RubyBacon, I agree with what you’re saying. What I said in that post made people feel like I was saying “everyone is doing this”. I’m not. Everyone’s situation is different. But there are too many people taking the easy way out through divorce when their marriage could have lasted if they kept working on it and could have even flourished. This is *all* I’m saying.
And I do know that many people don’t work on it enough because I’m friends with many therapists who work with couples.
Post # 14
I do think some of this is true but at the same time divorce (to me) is not such an evil and awful thing. At some point, two people need to admit that their relationship is not working for whatever reason. I think unhappy marriages can hurt children just as much as divorce. Trying to make it work and fix it for an extended period of time does not make for a happy living situation for anyone.
Post # 15
@squeak: But there are too many people taking the easy way out through divorce when their marriage could have lasted if they kept working on it and could have even flourished. This is *all* I’m saying.
How do you know it could have flourished? Being friends with marriage counselors does not give you the inner working of others relationships.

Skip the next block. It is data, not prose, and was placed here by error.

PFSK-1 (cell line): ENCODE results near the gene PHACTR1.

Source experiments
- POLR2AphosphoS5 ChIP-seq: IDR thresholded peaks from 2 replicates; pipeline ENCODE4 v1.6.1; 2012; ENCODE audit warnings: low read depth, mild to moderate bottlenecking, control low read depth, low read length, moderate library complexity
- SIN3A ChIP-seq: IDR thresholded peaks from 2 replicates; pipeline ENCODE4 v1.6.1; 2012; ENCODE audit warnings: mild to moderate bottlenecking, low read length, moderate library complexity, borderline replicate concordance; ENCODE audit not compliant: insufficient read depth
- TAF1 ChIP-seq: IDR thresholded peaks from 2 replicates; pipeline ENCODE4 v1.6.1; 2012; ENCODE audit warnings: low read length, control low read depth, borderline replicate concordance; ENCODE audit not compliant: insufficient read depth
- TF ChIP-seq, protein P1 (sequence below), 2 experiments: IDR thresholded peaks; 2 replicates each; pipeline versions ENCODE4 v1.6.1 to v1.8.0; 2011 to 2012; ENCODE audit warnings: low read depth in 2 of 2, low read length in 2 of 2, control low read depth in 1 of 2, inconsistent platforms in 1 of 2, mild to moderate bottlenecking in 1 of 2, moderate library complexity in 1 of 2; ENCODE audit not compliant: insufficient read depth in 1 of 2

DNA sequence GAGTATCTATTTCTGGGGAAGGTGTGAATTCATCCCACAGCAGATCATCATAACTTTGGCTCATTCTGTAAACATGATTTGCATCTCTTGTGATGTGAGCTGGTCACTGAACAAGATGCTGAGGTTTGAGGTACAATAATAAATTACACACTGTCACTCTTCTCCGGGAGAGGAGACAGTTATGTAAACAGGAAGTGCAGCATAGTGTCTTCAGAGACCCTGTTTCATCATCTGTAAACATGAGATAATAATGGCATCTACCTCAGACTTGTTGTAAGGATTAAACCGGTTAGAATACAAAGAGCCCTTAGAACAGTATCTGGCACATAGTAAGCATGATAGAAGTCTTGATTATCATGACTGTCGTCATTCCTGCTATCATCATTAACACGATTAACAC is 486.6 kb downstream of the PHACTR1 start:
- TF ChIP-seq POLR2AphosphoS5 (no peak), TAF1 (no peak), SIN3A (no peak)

With that aside, even if they do get a divorce, why do you care? Why does it matter to you if other couples dont work hard enough at their marriage?
Post # 16
I think each of us can only speak for ourselves, because I agree that we’ll never know anyone else’s situation.
FI and I are Catholic and “don’t believe” in divorce for ourselves. We’re doing a bunch of premarital counseling, have been friends for a decade, and are absolutely honest and frank with one another about everything. We’re trying to set ourselves up, as best we can, to be married until death do us part. We are very fortunate and I’m so grateful to have him.
That said, I “do believe” in divorce for other couples or people of different faiths or walks of life or whatever who are unable to reconcile their differences. I certainly hope no one ever has to divorce, but I would never judge someone else’s choices and relationships based on my life experiences because they’re just not going to match up.